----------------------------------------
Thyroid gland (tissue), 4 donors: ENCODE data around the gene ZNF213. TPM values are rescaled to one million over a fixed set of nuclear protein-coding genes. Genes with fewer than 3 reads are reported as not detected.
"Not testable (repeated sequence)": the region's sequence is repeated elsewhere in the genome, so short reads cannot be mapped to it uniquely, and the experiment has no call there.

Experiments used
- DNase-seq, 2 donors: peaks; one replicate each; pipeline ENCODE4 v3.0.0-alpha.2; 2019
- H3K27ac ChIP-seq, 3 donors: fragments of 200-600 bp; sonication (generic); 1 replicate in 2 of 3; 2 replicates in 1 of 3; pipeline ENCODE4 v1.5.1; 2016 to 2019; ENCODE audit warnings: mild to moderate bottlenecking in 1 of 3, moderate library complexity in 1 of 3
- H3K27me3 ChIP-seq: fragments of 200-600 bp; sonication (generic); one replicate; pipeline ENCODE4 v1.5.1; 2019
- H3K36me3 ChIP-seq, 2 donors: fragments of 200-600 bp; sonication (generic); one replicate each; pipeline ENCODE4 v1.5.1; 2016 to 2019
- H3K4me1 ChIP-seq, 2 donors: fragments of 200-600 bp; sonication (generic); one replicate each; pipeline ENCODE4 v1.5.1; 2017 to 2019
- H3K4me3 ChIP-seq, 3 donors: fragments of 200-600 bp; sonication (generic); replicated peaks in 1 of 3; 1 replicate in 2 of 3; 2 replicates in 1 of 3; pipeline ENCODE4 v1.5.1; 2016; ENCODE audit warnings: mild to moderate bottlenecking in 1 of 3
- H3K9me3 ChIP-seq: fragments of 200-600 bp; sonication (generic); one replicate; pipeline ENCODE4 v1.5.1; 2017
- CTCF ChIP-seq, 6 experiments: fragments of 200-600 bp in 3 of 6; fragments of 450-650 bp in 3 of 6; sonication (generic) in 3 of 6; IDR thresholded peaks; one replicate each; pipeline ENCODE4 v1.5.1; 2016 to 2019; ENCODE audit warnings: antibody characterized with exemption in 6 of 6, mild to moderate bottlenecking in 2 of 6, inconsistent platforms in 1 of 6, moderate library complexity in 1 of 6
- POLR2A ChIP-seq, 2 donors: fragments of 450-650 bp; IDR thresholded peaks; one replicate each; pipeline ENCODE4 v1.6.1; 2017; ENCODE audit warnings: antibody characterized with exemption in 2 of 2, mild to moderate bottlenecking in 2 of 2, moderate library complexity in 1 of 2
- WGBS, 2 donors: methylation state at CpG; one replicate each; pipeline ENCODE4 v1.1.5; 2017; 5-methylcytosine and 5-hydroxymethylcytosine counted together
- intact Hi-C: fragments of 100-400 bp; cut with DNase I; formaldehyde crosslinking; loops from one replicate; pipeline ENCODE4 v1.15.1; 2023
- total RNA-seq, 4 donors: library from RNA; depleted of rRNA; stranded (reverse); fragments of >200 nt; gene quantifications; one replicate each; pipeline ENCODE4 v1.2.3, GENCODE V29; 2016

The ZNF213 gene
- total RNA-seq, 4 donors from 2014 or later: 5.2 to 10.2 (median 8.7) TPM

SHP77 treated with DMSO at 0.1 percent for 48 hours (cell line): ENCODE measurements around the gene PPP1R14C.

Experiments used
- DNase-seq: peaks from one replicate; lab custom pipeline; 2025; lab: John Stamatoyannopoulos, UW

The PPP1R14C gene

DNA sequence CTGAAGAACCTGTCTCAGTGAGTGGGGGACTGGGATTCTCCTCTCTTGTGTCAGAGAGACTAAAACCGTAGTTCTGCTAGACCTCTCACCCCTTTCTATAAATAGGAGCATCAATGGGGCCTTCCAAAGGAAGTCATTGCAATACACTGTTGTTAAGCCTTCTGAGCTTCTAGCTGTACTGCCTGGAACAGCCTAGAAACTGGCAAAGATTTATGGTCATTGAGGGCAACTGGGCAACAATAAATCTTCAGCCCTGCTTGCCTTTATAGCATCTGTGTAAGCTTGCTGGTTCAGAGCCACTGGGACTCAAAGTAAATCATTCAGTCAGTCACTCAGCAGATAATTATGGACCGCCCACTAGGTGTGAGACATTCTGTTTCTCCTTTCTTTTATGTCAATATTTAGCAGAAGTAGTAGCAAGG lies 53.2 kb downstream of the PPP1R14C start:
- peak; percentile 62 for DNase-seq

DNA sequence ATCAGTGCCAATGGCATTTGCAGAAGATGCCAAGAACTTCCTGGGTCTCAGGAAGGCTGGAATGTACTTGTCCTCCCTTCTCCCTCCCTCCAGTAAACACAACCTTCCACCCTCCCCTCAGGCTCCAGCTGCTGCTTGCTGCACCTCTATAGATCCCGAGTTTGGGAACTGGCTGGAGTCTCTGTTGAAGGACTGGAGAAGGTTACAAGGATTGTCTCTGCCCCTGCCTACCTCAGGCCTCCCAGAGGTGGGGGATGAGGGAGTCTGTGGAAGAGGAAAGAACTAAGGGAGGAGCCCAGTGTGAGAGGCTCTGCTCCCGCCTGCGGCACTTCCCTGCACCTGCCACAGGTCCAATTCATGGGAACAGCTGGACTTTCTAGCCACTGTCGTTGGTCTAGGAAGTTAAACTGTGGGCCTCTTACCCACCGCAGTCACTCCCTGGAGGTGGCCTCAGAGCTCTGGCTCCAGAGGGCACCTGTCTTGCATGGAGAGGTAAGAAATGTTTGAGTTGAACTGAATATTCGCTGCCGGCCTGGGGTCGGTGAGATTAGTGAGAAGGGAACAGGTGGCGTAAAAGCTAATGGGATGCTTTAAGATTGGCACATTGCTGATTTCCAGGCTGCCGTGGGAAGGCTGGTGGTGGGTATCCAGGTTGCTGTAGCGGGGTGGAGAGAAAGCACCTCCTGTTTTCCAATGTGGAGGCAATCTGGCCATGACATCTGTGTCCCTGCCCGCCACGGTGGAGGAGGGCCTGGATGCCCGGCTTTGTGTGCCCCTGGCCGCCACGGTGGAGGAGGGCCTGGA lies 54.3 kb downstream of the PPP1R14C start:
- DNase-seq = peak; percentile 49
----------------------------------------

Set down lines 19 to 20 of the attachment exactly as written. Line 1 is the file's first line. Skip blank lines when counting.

Experiments used
- DNase-seq: peaks from one replicate; lab custom pipeline; 2025; lab: John Stamatoyannopoulos, UW